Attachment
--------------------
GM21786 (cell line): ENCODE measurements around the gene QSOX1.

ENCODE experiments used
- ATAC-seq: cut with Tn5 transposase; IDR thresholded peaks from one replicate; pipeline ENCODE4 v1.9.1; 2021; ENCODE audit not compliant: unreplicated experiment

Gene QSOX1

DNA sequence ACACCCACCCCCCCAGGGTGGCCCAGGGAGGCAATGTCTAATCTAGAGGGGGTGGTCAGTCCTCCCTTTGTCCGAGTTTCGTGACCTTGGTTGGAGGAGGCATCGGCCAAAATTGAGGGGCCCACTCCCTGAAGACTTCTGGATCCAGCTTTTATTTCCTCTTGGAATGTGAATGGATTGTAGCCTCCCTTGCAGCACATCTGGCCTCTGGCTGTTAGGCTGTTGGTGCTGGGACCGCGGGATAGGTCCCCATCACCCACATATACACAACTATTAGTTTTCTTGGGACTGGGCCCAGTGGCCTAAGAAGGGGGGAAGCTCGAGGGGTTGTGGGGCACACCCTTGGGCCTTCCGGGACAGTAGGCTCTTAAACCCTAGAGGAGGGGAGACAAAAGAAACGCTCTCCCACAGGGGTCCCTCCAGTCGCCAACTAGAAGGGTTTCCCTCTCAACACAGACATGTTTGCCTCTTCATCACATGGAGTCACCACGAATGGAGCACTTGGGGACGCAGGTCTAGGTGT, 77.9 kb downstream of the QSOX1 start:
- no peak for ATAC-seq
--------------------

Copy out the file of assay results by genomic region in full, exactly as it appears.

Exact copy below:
GM21786 (cell line): ENCODE measurements around the gene QSOX1.

ENCODE experiments used
- ATAC-seq: cut with Tn5 transposase; IDR thresholded peaks from one replicate; pipeline ENCODE4 v1.9.1; 2021; ENCODE audit not compliant: unreplicated experiment

Gene QSOX1

DNA sequence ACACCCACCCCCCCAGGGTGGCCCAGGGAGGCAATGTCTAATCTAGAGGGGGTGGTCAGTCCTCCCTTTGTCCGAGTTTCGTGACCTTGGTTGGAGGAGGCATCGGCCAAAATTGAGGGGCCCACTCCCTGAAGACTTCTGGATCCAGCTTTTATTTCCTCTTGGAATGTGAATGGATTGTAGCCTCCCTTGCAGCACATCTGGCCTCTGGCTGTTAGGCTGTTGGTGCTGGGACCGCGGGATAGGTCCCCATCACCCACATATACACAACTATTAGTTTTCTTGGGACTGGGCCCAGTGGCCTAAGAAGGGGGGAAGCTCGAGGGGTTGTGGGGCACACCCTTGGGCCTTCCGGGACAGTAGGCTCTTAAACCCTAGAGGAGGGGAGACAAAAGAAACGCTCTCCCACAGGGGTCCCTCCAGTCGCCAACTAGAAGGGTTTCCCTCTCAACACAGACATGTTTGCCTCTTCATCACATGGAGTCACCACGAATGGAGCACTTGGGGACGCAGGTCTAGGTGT, 77.9 kb downstream of the QSOX1 start:
- no peak for ATAC-seq